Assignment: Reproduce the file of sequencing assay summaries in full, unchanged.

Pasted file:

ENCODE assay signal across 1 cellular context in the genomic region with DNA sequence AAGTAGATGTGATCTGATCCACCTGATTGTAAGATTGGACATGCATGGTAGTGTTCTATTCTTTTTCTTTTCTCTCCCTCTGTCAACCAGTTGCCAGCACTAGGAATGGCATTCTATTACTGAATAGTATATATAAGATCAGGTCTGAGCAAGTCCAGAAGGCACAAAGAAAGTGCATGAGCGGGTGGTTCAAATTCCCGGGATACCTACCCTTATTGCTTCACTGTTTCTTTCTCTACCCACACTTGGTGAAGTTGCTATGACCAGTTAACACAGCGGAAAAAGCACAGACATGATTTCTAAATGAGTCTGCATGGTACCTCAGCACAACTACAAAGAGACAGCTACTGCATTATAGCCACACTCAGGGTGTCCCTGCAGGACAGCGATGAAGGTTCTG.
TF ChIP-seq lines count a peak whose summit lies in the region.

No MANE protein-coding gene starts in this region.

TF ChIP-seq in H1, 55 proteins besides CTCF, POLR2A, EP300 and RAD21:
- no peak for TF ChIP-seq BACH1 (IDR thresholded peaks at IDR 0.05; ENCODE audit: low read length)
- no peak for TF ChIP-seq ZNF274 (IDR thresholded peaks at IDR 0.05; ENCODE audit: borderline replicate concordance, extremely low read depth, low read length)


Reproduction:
ENCODE assay signal across 1 cellular context in the genomic region with DNA sequence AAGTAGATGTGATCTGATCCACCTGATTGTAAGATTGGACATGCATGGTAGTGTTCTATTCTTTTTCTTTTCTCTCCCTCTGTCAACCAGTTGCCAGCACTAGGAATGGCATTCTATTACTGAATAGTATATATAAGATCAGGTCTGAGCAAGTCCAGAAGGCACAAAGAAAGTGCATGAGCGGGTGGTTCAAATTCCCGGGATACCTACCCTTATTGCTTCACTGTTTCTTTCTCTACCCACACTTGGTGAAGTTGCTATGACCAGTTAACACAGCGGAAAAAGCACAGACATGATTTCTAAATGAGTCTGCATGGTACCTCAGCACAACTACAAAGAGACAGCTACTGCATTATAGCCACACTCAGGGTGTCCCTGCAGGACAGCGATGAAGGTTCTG.
TF ChIP-seq lines count a peak whose summit lies in the region.

No MANE protein-coding gene starts in this region.

TF ChIP-seq in H1, 55 proteins besides CTCF, POLR2A, EP300 and RAD21:
- no peak for TF ChIP-seq BACH1 (IDR thresholded peaks at IDR 0.05; ENCODE audit: low read length)
- no peak for TF ChIP-seq ZNF274 (IDR thresholded peaks at IDR 0.05; ENCODE audit: borderline replicate concordance, extremely low read depth, low read length)